QUOTE(Atom Brain @ Sep 24 2007, 04:06 PM) *

He did. He talked about how in spite of the country's wealth they had out dated equipment and a small army because people weren't interested in was after WWI. Then he went on to talk about how woefully unprepared we were for Pearl Harbor and then spoke next about recruitment drives and industrial manufacturing switching into high gear. For someone who is offended by the supposed stupidness of this documentary, you seem to want things spoon fed to you.

The US always lacked for basic military materiel during peacetime until the end of WWII.

Now we maintain our armed forces with advanced military technologies that are awesome in conventional warfare, but we haven't much engaged in conventional warfare since the end of WWII.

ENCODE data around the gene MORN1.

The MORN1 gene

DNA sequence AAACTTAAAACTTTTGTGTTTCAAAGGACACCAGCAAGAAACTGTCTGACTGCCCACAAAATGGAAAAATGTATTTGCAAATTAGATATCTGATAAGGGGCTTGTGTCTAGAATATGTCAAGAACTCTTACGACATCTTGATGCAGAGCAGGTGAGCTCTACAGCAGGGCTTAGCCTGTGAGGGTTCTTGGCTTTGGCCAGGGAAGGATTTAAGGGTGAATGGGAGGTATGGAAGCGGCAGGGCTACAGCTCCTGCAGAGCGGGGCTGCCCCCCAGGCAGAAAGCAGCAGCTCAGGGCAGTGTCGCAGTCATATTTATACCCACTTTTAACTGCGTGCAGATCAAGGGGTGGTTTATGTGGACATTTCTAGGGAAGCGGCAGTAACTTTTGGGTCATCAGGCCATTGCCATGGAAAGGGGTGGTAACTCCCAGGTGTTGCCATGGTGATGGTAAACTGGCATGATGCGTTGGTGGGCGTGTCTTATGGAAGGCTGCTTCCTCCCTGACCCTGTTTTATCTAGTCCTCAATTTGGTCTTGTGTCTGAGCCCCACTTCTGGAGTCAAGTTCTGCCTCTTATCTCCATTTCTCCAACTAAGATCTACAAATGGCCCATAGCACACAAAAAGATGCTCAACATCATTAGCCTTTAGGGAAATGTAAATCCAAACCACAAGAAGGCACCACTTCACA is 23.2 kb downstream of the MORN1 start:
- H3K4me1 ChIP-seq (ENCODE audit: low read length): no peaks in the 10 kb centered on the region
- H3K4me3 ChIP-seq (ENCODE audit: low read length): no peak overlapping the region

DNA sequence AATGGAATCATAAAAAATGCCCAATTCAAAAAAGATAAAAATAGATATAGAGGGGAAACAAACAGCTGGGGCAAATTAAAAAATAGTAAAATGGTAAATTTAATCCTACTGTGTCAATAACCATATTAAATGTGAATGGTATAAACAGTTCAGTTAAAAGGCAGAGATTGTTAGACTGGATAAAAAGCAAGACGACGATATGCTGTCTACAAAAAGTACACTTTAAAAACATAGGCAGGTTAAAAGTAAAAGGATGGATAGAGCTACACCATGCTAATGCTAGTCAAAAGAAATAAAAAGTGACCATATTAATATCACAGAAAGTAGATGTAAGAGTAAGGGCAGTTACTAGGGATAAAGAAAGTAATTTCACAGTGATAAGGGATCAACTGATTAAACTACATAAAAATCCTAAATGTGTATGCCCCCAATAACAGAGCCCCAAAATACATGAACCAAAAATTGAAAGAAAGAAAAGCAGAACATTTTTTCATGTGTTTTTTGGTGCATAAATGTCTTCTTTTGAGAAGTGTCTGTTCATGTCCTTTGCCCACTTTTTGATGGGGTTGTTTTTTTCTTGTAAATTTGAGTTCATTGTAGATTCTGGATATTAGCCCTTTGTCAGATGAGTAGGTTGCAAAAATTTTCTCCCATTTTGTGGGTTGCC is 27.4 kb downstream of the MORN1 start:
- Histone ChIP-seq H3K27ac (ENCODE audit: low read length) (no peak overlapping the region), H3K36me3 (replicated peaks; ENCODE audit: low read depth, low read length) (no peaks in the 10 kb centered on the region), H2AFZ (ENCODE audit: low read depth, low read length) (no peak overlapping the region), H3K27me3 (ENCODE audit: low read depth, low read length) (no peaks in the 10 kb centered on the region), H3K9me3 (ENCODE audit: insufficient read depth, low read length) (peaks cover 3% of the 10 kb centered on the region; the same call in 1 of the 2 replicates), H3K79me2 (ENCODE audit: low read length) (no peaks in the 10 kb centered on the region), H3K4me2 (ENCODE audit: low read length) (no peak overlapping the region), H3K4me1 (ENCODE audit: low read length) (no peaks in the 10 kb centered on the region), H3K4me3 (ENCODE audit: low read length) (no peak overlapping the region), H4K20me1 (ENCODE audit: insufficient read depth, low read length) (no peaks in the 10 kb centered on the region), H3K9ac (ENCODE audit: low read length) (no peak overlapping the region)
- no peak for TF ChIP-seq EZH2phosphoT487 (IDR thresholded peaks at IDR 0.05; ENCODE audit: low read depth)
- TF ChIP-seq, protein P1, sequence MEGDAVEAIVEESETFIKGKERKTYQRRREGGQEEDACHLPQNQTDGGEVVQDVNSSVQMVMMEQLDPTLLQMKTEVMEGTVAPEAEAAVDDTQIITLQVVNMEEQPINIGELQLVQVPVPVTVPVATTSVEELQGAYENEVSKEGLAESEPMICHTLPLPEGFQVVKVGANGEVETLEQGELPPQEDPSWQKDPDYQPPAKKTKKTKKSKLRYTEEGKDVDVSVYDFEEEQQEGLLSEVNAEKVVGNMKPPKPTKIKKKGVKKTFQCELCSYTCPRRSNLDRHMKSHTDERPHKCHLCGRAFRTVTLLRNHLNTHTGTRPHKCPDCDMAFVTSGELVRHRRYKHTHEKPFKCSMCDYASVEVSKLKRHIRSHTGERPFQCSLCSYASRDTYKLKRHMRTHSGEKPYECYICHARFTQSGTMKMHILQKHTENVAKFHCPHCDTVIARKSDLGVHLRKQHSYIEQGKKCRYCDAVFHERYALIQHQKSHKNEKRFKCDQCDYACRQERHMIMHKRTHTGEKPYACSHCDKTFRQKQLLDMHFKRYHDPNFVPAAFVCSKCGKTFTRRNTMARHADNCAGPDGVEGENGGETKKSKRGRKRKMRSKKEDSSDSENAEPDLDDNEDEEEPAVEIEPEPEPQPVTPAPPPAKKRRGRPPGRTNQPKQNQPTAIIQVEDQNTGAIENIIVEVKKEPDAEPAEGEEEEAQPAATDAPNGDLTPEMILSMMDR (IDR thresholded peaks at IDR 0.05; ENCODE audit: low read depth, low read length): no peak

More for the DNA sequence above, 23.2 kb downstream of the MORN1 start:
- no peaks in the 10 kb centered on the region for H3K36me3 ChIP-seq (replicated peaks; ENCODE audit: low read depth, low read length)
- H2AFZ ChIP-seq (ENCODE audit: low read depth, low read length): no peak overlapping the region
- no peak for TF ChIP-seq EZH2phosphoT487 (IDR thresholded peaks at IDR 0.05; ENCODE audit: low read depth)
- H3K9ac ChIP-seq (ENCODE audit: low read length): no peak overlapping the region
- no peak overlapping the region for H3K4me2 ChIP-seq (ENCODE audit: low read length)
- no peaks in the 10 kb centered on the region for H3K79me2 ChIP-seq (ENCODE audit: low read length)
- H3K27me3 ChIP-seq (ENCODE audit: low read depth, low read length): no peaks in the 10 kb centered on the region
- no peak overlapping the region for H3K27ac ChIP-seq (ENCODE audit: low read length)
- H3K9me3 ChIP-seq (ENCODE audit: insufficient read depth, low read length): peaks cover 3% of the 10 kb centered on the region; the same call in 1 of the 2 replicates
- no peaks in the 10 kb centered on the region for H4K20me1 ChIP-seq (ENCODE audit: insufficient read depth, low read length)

Dook of Oil
QUOTE(JodyThePig @ Sep 24 2007, 04:16 PM) *

The US always lacked for basic military materiel during peacetime until the end of WWII.

Now we maintain our armed forces with advanced military technologies that are awesome in conventional warfare, but we haven't much engaged in conventional warfare since the end of WWII.


JtP....your insight....Carson's Raiders...a 'guerilla' squad that may have helped turn the war around on guadalcanal....should we be using those tactics in Iraq?
TheDanguardAce
QUOTE(Atom Brain @ Sep 24 2007, 04:06 PM) *

He did. He talked about how in spite of the country's wealth they had out dated equipment and a small army because people weren't interested in was after WWI. Then he went on to talk about how woefully unprepared we were for Pearl Harbor and then spoke next about recruitment drives and industrial manufacturing switching into high gear. For someone who is offended by the supposed stupidness of this documentary, you seem to want things spoon fed to you.